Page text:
According to the National Reading Panel, the four components of reading are: comprehension, vocabulary, fluency and alphabetics. As ESOL teachers we know how to teach vocabulary and comprehension, but fluency and alphabetics are terra incognita. So here, I introduce four classics and four more contemporary activities that focus on specific skill development in reading fluency.
Please note: All fluency activities occur after students have read the text silently and demonstrated their comprehension.
1. Read Along with a Teacher or a Recording
What: Students read along silently as they listen to the teacher or a recording of the text.
Why: Models fluency, expressive intonation and phrasing, and accurate pronunciation.
2. Echo reading
What: The teacher reads a phrase or sentence aloud and students repeat, imitating phrasing and intonation. To better hear their own voices, students can plug one ear.
Why: Models accurate phrasing, intonation, and fluency.
3. Choral reading
What: The teacher and students read together in unison.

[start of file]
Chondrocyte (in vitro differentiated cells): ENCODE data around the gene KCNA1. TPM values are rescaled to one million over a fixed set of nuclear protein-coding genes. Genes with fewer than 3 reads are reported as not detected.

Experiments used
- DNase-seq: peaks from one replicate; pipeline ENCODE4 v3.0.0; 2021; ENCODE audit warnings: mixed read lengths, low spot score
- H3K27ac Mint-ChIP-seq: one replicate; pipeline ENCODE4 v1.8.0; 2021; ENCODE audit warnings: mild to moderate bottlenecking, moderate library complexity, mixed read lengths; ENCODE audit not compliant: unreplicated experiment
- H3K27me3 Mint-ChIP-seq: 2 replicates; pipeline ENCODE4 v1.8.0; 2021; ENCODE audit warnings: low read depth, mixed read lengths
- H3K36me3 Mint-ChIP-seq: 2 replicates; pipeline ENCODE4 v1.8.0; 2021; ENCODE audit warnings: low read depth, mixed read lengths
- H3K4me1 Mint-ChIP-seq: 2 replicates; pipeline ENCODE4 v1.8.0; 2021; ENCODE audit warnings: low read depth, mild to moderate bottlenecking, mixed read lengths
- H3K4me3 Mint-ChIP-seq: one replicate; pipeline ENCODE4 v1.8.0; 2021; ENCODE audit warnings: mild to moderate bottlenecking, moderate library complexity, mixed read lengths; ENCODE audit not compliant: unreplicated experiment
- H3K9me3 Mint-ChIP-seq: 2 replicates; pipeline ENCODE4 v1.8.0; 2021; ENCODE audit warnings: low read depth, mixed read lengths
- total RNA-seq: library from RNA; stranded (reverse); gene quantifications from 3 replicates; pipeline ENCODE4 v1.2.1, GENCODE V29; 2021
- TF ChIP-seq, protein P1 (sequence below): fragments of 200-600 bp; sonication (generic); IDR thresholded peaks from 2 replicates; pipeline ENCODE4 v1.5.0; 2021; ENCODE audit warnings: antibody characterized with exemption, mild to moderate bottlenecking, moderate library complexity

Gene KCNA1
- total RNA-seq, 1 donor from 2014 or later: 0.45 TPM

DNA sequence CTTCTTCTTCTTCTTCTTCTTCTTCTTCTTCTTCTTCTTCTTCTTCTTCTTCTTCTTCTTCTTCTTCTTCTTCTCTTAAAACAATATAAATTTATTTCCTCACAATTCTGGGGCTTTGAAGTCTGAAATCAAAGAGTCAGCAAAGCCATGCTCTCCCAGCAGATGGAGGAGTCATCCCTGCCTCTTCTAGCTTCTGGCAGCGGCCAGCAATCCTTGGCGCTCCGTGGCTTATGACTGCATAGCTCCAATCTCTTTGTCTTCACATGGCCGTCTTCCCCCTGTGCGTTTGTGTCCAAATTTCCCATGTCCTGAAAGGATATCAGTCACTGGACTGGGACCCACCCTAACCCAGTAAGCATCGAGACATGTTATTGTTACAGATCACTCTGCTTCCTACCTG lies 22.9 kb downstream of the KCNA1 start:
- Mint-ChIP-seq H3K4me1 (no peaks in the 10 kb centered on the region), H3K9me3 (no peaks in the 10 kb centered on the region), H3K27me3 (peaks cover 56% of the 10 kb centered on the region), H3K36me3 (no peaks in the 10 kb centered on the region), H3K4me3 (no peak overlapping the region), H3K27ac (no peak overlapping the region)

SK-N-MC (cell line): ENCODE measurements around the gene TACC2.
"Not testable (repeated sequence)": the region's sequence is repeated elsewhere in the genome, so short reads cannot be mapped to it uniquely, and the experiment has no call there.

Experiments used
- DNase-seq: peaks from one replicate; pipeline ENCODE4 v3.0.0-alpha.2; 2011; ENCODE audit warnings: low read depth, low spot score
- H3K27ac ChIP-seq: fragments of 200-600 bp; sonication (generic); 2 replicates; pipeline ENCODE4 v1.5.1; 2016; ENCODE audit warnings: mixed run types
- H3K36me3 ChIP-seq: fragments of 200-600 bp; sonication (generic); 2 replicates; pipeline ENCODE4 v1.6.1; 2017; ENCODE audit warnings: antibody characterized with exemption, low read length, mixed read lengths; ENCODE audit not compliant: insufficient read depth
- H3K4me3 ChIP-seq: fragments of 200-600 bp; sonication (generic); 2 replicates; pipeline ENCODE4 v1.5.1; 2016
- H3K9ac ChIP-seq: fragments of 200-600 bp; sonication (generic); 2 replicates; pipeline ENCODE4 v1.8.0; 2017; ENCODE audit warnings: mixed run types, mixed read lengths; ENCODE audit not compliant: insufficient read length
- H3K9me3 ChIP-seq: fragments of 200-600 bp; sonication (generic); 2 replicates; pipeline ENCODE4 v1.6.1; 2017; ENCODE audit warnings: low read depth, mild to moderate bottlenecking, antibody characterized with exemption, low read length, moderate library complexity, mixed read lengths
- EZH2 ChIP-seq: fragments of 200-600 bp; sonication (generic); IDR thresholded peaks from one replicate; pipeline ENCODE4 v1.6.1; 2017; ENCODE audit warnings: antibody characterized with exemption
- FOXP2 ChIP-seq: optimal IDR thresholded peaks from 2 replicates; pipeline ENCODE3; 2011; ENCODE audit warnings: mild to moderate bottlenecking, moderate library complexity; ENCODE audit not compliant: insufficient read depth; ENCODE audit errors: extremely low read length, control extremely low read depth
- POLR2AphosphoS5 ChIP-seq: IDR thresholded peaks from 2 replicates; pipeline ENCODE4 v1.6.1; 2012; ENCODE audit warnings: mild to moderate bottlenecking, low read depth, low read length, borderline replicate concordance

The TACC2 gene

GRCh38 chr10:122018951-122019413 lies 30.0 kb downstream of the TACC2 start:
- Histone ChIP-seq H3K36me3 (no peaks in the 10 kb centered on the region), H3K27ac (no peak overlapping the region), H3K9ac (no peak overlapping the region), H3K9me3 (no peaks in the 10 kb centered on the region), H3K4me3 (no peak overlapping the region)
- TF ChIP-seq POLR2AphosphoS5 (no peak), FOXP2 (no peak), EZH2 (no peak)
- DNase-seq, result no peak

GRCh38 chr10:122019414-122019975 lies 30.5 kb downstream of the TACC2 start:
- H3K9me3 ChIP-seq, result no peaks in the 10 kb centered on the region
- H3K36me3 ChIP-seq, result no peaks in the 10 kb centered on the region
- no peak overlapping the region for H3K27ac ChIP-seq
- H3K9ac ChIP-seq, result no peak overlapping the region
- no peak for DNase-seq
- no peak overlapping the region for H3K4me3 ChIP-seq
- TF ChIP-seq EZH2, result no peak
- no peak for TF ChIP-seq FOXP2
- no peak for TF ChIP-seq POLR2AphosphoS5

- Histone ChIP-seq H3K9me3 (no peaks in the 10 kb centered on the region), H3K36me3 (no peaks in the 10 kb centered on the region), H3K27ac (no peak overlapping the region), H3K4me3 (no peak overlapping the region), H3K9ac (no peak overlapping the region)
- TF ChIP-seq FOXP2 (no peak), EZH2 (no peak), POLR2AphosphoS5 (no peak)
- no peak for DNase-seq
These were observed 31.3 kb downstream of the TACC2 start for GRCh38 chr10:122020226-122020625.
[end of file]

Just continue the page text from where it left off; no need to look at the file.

Why: Provides support for weaker readers AND the whole class benefits from re-reading the text.
4. Paired Reading
What: In pairs, students take turns reading and re-reading the same passage to each other.
Why: Provides fluency practice in a supportive partnership.
Fluency Activities for More Focused Skill Development:
5. Mismatch Read Aloud
What: This approach was developed by reading expert Thomas Stitch. The teacher supplies students with a printed text and reads it aloud, occasionally substituting a different word for a word students see. Students circle the mismatched words. Note: The teacher substitutes words close in meaning, for example: pink for red, or location for place.
Why: Encourages fluency AND accurate decoding.
6. Timed Reading
What: Students read the same text from the beginning in short bursts (1-3 minutes). Students mark how far they get each time. With multiple re-readings, students get further and further along in the text.
Why: Encourages rapid reading, forces repetitive reading, builds automaticity in word recognition, and strengthens students’ confidence.
7. Recorded Reading
What: Students record themselves reading a text. They listen to themselves and record again until they are satisfied with their delivery.
Extension: The teacher listens to the student’s recording and marks errors in the printed text. The teacher records a model of the marked words or phrases so that the student can listen and record again.
Why: Encourages repetitive reading, builds accuracy, and requires students to self-assess.
8. Performance reading
What: In small groups, students prepare a performance of a poem, skit, story, or article. Students divide the text up into sections and practice reading their parts aloud to each other. Then students perform for the class.
Why: Provides a natural motivation for re-reading and lively expression.